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TAMARA HILER, Third Way: Institutions on average were doing a significantly better job of graduating their wealthier students and leaving their lower-or moderate-income students behind.

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HARI SREENIVASAN: The study focused on low-income students who qualify for federal financial aid, called Pell Grants.

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TAMARA HILER: Thirty billion dollars is invested every year by taxpayers in the Pell Grant program. But up until last fall, we had absolutely no idea how well those Pell students were doing. We couldn't even answer a basic question around what is the percentage of Pell students that graduate each year.

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HARI SREENIVASAN: The report, called, The Pell Divide, found an 18 percent gap in the graduation rate between students who use Pell Grants and those who don't. But there were exceptions. Florida International University has a large number of low-income students. However, students here who use Pell Grants graduate at about the same rate as non-Pell recipients.

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TAMARA HILER: You could look at two institutions that were taking the exact same share of Pell students, and one was getting wildly different outcomes than another. And so what that shows us is that demographics isn't destiny, right? It's possible at the institution level that there are resources and supports than can be put in place to make sure that all students are graduating.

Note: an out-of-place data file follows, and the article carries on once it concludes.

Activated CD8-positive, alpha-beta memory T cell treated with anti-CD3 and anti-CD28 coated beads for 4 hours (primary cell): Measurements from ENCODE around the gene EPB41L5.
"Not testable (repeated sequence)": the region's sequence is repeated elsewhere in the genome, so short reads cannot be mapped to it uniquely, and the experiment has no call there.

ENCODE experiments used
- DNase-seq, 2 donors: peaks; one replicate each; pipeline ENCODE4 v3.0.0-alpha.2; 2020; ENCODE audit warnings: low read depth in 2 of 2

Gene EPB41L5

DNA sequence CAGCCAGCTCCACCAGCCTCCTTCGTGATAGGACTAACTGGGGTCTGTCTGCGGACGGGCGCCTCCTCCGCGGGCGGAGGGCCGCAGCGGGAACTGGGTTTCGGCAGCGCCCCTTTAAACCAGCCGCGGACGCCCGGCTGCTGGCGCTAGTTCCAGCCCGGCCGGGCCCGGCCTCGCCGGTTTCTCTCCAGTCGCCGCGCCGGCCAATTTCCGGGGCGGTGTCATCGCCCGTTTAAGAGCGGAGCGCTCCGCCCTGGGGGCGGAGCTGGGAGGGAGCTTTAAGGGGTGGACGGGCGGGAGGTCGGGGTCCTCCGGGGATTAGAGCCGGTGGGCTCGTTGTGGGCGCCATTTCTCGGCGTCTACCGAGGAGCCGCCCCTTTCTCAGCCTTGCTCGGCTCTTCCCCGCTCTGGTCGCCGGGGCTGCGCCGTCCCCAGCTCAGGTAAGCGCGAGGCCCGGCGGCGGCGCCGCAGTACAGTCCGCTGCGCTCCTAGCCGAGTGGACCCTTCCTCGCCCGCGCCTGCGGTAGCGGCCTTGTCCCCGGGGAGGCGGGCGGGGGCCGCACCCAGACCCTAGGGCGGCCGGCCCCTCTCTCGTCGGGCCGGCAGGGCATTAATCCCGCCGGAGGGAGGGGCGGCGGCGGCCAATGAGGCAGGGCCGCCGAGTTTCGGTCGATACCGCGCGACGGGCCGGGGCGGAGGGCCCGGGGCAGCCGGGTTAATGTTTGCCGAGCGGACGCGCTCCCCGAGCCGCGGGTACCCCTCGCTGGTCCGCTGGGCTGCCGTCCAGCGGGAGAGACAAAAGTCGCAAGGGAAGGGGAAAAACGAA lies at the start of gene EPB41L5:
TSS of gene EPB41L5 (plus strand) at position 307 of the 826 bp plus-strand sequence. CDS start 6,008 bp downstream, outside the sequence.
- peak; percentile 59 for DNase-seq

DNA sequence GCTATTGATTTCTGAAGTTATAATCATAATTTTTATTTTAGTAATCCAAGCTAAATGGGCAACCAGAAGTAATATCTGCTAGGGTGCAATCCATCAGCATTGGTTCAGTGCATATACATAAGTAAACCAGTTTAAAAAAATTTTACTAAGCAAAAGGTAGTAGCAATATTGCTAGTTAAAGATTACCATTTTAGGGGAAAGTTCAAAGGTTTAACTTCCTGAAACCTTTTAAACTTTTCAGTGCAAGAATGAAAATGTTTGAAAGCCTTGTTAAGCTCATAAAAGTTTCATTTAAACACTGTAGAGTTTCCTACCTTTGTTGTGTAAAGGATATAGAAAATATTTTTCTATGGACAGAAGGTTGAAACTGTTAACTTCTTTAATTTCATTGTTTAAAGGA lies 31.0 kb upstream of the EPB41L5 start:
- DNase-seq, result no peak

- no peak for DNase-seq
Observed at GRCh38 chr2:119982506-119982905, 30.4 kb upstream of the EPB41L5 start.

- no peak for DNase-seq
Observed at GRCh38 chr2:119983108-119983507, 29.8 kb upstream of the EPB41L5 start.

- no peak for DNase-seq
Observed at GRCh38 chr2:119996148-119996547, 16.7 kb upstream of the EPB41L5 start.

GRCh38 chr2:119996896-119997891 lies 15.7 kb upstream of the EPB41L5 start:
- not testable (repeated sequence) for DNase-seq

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HARI SREENIVASAN: That is what Florida International University did.

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ELIZABETH BEJAR: We took a holistic approach to what we call student success.

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HARI SREENIVASAN: The school tripled their advising staff, added tutoring math labs, created life coaches, and expanded special services for low-income students like Amber Mannings. What's a success in life coach do?

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AMBER MANNINGS, Student: They promote success or development the correct way beyond your classroom, beyond pencil and paper. So it's more so concentrated on how well you are developing as a person, maturing, if your needs are being met, how you're doing mentally, how are you dealing with stress, if you need some additional help, like mentoring. They advise you on all life categories.